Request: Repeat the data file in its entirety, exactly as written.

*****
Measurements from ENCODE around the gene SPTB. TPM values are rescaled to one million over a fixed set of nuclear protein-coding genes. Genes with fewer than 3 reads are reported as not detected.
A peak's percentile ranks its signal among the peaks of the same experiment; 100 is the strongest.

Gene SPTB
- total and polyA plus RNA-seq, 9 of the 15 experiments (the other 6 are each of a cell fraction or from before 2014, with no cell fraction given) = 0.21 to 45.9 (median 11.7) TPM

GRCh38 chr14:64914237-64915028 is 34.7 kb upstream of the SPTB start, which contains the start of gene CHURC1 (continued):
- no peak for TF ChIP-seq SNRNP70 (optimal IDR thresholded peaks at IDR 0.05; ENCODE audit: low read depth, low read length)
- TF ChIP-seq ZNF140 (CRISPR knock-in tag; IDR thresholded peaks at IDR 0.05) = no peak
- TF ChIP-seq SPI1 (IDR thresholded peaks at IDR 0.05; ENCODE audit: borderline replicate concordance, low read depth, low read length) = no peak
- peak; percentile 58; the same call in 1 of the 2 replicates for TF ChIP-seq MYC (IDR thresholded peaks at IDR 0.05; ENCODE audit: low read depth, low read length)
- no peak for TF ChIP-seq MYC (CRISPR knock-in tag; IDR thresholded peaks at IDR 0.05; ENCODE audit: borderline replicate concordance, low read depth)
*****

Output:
Measurements from ENCODE around the gene SPTB. TPM values are rescaled to one million over a fixed set of nuclear protein-coding genes. Genes with fewer than 3 reads are reported as not detected.
A peak's percentile ranks its signal among the peaks of the same experiment; 100 is the strongest.

Gene SPTB
- total and polyA plus RNA-seq, 9 of the 15 experiments (the other 6 are each of a cell fraction or from before 2014, with no cell fraction given) = 0.21 to 45.9 (median 11.7) TPM

GRCh38 chr14:64914237-64915028 is 34.7 kb upstream of the SPTB start, which contains the start of gene CHURC1 (continued):
- no peak for TF ChIP-seq SNRNP70 (optimal IDR thresholded peaks at IDR 0.05; ENCODE audit: low read depth, low read length)
- TF ChIP-seq ZNF140 (CRISPR knock-in tag; IDR thresholded peaks at IDR 0.05) = no peak
- TF ChIP-seq SPI1 (IDR thresholded peaks at IDR 0.05; ENCODE audit: borderline replicate concordance, low read depth, low read length) = no peak
- peak; percentile 58; the same call in 1 of the 2 replicates for TF ChIP-seq MYC (IDR thresholded peaks at IDR 0.05; ENCODE audit: low read depth, low read length)
- no peak for TF ChIP-seq MYC (CRISPR knock-in tag; IDR thresholded peaks at IDR 0.05; ENCODE audit: borderline replicate concordance, low read depth)